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“Viking Dance and Music”
by Gunnora Hallakarva

The Vikings did indeed dance. Two of their dances were preserved on the Faroe Islands (a part of Great Britain that was originally settled by the Vikings and which has maintained much of the language and culture of the Viking Age).

The first type of dance is called a Ring Dance, and is also known as the Tangle. These are danced to a ballad sung by a leader in 5/6 time, while everybody joins in on the choruses. The basic step is very easy... step left with left foot and right foot, step left with left foot, kick left with the right foot, kick right with the left foot, and repeat. The dancers hold hands using a special grip where you reach inside and grip the next person's thumb while he or she grips yours. You can see a picture of Faroe Islanders dancing the Tangle which shows the handgrip at: 1366/pictures.html

Sometimes the dancers join hands to form a large circle, but most commonly the leader (who also sings the song the group is dancing to) will be at the head of a long line of dancers, holding a hat or garland of flowers aloft. The leader then leads the dancers around, under people's arms and back through, knotting the dancers up (i.e., tangling them) until no one can move: much flirting goes on while the tangling is occurring, and sometimes people steal kisses. Then the person on the other end of the line becomes the new leader, and the step is reversed (step right with right foot and left foot, step right with right foot, kick right with the left foot, kick left with the right foot, and repeat) until everyone is untangled.

One song that is used for dancing the Tangle is called Ormen Lange:
Original text:
Vilja de hoyra kvedet mitt
Og vilja de ordi tru
Om han Olav Tryggvason
Skal songen her seg snu.
Dansen glyme i halli
Sa danse me me do i ring
Galde ride Noregsmenn
Til Hildar ting.

Kongen let seg ei snekkje byggja
bort tho den slette sand
Ormen den lange det storste skipet
Som bygdest i Noregs land.

Skipet det bygdest i Noregs land
Utav dei beste emnom
Sytte alner og fire til
Var kj len imellom stemnon.

Kongen uti hogsaetet sit
Talar til sine drenger
No skal me sigla den salte sjo
Det heve eg tenkt sa lenge.

Bere no da dei herkledi fram
Dei brynjor og blanke sverdi
Sa leggja me sidan fra landet ut
Sa gyeva me oss tha ferdi.

Vundo dei opp sine silk-eh-sail
Vinden a taka i fanget
Og sa er det sagt at kongen sjolov
Han styrde Ormen lange.

Translation: Ormen Lange = The Long Serpent
Would you like to hear my song?
Then hear these words all true
About King Olaf Tryggvason
I'll sing this song for you.

Glad sounds of song fill the hall
As we dance and sing
Gladly ride the Northern men
'Til Hildar rings. (Hildar was a famous bell)

The King, he said he'd have a ship
All built upon the strand
"Ormen Lange" - the biggest ship
Ever built in Norway's lands.
The biggest ship in Norway's lands
They built of birch and fir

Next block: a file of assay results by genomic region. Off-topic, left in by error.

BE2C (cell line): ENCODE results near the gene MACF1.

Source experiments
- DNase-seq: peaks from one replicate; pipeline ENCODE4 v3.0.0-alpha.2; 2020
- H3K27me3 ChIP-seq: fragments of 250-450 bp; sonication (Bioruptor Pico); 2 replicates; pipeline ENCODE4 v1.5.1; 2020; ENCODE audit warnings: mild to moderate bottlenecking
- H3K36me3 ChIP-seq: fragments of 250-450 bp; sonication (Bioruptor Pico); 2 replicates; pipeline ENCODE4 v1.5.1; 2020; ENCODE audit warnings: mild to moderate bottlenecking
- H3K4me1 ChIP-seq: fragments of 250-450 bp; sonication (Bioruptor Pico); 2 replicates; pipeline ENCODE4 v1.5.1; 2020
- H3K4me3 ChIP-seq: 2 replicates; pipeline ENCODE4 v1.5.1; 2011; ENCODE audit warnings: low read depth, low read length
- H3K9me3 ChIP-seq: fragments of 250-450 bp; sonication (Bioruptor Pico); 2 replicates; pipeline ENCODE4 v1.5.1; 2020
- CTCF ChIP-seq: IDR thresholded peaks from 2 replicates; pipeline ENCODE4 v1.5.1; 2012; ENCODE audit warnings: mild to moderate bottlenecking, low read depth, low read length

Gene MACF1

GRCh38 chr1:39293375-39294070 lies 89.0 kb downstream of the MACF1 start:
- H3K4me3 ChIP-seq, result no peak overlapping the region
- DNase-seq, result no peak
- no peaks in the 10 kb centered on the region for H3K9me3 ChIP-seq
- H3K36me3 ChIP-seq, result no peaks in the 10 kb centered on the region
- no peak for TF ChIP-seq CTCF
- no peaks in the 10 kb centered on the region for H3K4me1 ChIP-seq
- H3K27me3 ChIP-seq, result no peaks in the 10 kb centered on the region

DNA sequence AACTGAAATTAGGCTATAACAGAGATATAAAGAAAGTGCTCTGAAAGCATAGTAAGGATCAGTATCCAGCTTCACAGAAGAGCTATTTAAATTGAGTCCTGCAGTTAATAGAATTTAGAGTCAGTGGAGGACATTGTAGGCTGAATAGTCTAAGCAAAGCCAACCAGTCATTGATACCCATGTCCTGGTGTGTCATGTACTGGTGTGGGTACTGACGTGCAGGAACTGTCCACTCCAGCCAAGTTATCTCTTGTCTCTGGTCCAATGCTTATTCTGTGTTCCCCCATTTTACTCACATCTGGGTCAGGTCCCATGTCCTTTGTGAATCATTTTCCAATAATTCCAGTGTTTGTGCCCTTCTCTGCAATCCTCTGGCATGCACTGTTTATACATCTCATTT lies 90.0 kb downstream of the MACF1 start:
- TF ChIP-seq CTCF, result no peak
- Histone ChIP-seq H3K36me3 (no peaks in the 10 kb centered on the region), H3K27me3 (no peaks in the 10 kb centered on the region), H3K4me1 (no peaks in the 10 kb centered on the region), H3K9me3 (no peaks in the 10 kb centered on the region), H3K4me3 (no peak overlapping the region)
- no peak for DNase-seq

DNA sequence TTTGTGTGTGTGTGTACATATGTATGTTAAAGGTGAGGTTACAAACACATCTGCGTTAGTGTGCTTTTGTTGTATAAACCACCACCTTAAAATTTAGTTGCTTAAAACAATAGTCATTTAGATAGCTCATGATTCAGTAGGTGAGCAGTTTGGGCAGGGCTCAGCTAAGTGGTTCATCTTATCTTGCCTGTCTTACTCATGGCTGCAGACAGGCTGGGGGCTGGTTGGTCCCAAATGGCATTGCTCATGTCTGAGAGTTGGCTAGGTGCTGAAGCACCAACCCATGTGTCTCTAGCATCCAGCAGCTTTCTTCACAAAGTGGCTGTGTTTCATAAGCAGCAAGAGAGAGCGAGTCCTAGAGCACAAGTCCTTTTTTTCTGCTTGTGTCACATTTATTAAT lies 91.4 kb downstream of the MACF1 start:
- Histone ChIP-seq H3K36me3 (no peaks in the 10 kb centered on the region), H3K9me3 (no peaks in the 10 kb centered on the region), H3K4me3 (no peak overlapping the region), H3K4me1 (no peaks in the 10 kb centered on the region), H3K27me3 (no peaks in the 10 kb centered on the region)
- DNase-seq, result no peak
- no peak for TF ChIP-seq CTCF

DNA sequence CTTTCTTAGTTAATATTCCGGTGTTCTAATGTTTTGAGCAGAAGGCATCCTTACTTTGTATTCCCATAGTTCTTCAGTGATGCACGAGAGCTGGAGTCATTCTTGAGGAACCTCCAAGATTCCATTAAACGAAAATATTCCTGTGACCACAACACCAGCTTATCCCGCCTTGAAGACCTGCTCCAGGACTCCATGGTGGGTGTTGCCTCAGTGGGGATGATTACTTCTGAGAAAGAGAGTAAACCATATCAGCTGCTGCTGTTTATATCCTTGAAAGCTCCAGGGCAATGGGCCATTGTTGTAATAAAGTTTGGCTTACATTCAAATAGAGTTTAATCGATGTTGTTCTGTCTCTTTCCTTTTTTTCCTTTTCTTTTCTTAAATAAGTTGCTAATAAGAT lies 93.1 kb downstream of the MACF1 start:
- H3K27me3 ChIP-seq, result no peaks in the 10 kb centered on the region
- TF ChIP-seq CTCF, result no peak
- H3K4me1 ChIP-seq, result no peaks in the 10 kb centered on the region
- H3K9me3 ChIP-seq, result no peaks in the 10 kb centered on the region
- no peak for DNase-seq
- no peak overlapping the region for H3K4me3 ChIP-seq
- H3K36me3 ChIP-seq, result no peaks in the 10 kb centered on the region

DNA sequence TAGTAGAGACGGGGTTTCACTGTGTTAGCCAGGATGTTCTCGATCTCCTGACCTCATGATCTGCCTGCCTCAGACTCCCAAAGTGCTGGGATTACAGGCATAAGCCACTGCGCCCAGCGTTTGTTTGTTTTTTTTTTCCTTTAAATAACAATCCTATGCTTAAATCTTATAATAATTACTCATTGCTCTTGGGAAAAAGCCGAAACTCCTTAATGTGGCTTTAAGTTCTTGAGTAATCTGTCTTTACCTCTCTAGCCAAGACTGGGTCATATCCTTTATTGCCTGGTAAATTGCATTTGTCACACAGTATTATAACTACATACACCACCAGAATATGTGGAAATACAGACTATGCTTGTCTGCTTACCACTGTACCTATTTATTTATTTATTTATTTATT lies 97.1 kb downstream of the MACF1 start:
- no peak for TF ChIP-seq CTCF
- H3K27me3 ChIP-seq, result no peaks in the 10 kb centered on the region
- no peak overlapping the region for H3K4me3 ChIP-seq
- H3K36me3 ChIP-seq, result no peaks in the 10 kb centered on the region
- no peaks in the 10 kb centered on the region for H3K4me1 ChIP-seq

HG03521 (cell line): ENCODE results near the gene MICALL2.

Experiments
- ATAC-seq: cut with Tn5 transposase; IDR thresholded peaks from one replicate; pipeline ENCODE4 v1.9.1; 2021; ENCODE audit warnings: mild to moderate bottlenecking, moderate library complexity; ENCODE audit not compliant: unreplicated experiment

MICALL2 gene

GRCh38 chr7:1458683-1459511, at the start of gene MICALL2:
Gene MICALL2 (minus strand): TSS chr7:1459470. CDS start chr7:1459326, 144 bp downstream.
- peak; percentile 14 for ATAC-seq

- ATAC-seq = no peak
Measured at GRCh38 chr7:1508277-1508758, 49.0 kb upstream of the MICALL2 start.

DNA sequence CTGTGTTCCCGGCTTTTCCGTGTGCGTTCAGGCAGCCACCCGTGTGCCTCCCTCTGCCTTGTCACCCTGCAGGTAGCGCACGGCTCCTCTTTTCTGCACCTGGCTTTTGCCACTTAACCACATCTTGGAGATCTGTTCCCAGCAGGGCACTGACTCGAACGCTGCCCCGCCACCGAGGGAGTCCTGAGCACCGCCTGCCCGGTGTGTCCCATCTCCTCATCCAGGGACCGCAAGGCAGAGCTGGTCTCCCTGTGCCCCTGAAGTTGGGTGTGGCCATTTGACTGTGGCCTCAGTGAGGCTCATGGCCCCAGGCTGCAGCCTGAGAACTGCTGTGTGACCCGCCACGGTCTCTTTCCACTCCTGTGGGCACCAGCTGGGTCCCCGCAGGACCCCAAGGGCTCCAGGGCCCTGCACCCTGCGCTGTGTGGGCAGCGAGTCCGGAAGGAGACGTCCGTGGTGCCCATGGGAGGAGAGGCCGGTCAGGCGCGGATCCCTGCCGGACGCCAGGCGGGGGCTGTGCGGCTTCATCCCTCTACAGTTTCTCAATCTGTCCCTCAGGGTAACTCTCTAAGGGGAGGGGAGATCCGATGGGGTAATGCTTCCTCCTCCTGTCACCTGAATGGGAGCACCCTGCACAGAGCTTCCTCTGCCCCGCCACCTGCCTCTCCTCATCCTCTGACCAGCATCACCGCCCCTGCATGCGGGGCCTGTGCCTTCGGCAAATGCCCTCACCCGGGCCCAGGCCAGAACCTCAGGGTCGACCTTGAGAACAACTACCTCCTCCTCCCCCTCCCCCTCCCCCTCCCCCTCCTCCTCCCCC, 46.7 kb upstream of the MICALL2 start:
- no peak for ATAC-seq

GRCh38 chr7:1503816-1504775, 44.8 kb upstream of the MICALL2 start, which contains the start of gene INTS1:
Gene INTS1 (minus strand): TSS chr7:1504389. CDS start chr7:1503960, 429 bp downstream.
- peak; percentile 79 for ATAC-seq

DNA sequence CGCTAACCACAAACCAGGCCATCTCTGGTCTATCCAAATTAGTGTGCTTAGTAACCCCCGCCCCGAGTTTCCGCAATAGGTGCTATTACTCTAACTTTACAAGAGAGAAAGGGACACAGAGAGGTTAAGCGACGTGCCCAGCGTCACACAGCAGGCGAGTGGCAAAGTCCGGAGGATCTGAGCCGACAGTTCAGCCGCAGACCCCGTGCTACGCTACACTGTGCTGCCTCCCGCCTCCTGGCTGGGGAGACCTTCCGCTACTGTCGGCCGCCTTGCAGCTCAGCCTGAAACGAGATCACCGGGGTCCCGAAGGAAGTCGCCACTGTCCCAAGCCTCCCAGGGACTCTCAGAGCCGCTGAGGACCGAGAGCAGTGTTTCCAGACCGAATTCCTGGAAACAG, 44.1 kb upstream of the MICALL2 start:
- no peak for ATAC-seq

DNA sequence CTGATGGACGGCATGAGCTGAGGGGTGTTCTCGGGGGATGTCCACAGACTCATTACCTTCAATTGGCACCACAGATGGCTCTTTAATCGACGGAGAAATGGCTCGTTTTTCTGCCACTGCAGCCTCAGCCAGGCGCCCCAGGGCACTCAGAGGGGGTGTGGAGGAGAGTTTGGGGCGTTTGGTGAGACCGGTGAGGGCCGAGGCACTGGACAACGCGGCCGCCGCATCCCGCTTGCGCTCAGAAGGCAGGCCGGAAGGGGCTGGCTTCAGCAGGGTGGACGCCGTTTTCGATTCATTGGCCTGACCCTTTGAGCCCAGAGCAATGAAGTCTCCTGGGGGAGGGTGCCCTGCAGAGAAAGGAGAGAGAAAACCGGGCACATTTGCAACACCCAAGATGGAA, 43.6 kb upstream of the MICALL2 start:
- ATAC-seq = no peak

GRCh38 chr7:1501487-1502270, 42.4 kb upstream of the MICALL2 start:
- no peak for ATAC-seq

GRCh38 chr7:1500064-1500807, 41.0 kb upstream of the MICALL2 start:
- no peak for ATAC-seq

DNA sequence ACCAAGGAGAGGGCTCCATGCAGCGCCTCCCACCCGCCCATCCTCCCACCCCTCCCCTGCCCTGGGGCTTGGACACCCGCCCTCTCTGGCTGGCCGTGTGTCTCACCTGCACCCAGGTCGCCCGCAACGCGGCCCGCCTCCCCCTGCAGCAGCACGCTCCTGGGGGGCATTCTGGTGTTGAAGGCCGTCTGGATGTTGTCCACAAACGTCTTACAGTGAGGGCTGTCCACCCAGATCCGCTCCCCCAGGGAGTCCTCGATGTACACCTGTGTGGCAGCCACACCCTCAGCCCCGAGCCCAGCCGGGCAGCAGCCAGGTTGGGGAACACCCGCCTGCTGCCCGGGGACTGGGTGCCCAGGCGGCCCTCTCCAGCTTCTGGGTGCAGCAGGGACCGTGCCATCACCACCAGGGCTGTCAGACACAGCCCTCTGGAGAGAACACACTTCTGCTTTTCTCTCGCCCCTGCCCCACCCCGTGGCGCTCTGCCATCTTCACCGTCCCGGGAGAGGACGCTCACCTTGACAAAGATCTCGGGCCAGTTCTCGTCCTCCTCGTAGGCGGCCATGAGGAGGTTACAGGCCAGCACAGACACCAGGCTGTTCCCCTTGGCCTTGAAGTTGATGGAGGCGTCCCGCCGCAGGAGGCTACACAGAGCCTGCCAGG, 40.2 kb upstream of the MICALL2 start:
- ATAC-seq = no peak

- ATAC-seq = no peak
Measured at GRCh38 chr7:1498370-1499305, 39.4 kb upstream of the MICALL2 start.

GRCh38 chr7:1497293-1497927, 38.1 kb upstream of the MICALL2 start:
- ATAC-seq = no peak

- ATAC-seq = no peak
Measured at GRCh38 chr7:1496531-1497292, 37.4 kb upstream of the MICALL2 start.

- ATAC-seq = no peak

Seventy-four long ells she was
laid out from stem to stern.

The king in the high seat set himself
And spoke to all the throng:
"Let us sail the swan's salt road
As I have wished so long."

"Bring you out your war-gear good,
Your byrnies and your swords,
Soon from these shores we'll make
our way Out over the fjords."

They let them out the silken sails
The wind did fill then strong.
They say the King himself did steer
At the helm of the Ormen Lange.

The second type of dance resembles a game of Red Rover, and is called the Kissing Dance. Here the dancers form two lines, men on one side, women on the other, and the dancers place their arms on each other's shoulders. The basic dance step here is exactly like the tangle, except you dance one repetition to the left, then one to the right, so the line doesn't travel. A song is sung first by the men, followed by the women, until finally the men break ranks and run towards the women, who scatter. the men try to catch a woman, who must give them a kiss if they succeed. The song goes like this:

Men sing:
"Here comes Ragnar, Here comes Ivar, Here comes all of Ragnar's kinsmen"

Women answer (scornfully)
"Who is Ragnar? Who is Ivar? Who are all of Ragnar's kinsmen?"

Men sing (boastfully):
"I am Ragnar, I am Ivar, We are all of Ragnar's kinsmen!"

Women answer (scornfully)
"Who is Ragnar? Who is Ivar?
Who are all of Ragnar's kinsmen?"

Men sing (boastfully):
"A herder's son is Ragnar, a herder's son is Ivar, a herder's son are all of Ragnar's kinsmen!"

Women sing (scornfully)
Go away Ragnar! Go away Ivar! Go away all of Ragnar's kinsmen!"

Men sing (boastfully):
"A farmer's son is Ragnar, a farmer's son is Ivar, a farmer's son are all of Ragnar's kinsmen!"

Women sing (scornfully)
Go away Ragnar! Go away Ivar! Go away all of Ragnar's kinsmen!"

Men sing (boastfully):
"A king's son is Ragnar, a king's son is Ivar, a king's son are all of Ragnar's kinsmen!"

Women sing (eagerly)
Come on over Ragnar! Come on over Ivar! Come on over all of Ragnar's

The men break and chase the women.

There is more information on the preservation of Viking age song and dance
in the Faroe Islands at:

Viking Music and Dance,
Part 2: Music

As for the type of music enjoyed by the Vikings, we know they had a variety of instruments. The first were bone or wood wind instruments. The easily-hollowed branches of the elder tree have been providing simple whistles for children and musicians alike in every land in which the tree grows since antiquity. Bone whistles and recorders have also been recovered, most commonly crafted from the leg bone of a cow, deer, or from large birds (the Romans had a similar tradition at one point, for the Latin term for a flute is "tibia"). Bone wind instruments produce a remarkably plangent sound. The ones which have been recovered are all end-blown, with the sound being produced by an inset bone or more often wood fipple. The normal number of finger holes is three, although examples with up to seven holes has been found. For a photo of such instruments, Modern musical instruments that play the same way (though the tonality is a bit different) include the tabor pipe or the flageolette.